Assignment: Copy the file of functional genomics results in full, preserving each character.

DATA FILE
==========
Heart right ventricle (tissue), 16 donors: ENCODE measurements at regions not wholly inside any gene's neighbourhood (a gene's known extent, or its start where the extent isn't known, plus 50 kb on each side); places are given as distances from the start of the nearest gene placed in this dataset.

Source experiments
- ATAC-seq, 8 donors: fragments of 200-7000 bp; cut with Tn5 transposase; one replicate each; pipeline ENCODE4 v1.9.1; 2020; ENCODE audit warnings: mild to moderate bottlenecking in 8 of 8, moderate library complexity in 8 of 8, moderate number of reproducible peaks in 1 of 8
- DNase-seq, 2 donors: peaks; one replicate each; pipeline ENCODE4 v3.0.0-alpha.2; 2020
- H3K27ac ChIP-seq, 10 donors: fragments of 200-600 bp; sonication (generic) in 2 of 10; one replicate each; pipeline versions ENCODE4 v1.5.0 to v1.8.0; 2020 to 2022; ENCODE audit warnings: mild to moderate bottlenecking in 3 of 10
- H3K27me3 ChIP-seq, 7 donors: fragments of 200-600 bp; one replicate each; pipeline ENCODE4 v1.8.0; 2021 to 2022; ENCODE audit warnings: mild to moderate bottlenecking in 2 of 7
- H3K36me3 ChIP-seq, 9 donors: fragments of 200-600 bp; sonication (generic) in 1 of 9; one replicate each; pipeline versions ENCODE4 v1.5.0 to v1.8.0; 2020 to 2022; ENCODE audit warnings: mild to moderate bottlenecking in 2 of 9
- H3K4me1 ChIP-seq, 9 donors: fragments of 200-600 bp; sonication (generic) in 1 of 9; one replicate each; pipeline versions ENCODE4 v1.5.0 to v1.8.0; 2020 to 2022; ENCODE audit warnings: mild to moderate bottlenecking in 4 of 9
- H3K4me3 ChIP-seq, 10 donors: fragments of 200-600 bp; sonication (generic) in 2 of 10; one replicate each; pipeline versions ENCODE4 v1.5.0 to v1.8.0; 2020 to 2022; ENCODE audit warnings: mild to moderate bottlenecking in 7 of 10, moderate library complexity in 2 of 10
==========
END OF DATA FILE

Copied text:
Heart right ventricle (tissue), 16 donors: ENCODE measurements at regions not wholly inside any gene's neighbourhood (a gene's known extent, or its start where the extent isn't known, plus 50 kb on each side); places are given as distances from the start of the nearest gene placed in this dataset.

Source experiments
- ATAC-seq, 8 donors: fragments of 200-7000 bp; cut with Tn5 transposase; one replicate each; pipeline ENCODE4 v1.9.1; 2020; ENCODE audit warnings: mild to moderate bottlenecking in 8 of 8, moderate library complexity in 8 of 8, moderate number of reproducible peaks in 1 of 8
- DNase-seq, 2 donors: peaks; one replicate each; pipeline ENCODE4 v3.0.0-alpha.2; 2020
- H3K27ac ChIP-seq, 10 donors: fragments of 200-600 bp; sonication (generic) in 2 of 10; one replicate each; pipeline versions ENCODE4 v1.5.0 to v1.8.0; 2020 to 2022; ENCODE audit warnings: mild to moderate bottlenecking in 3 of 10
- H3K27me3 ChIP-seq, 7 donors: fragments of 200-600 bp; one replicate each; pipeline ENCODE4 v1.8.0; 2021 to 2022; ENCODE audit warnings: mild to moderate bottlenecking in 2 of 7
- H3K36me3 ChIP-seq, 9 donors: fragments of 200-600 bp; sonication (generic) in 1 of 9; one replicate each; pipeline versions ENCODE4 v1.5.0 to v1.8.0; 2020 to 2022; ENCODE audit warnings: mild to moderate bottlenecking in 2 of 9
- H3K4me1 ChIP-seq, 9 donors: fragments of 200-600 bp; sonication (generic) in 1 of 9; one replicate each; pipeline versions ENCODE4 v1.5.0 to v1.8.0; 2020 to 2022; ENCODE audit warnings: mild to moderate bottlenecking in 4 of 9
- H3K4me3 ChIP-seq, 10 donors: fragments of 200-600 bp; sonication (generic) in 2 of 10; one replicate each; pipeline versions ENCODE4 v1.5.0 to v1.8.0; 2020 to 2022; ENCODE audit warnings: mild to moderate bottlenecking in 7 of 10, moderate library complexity in 2 of 10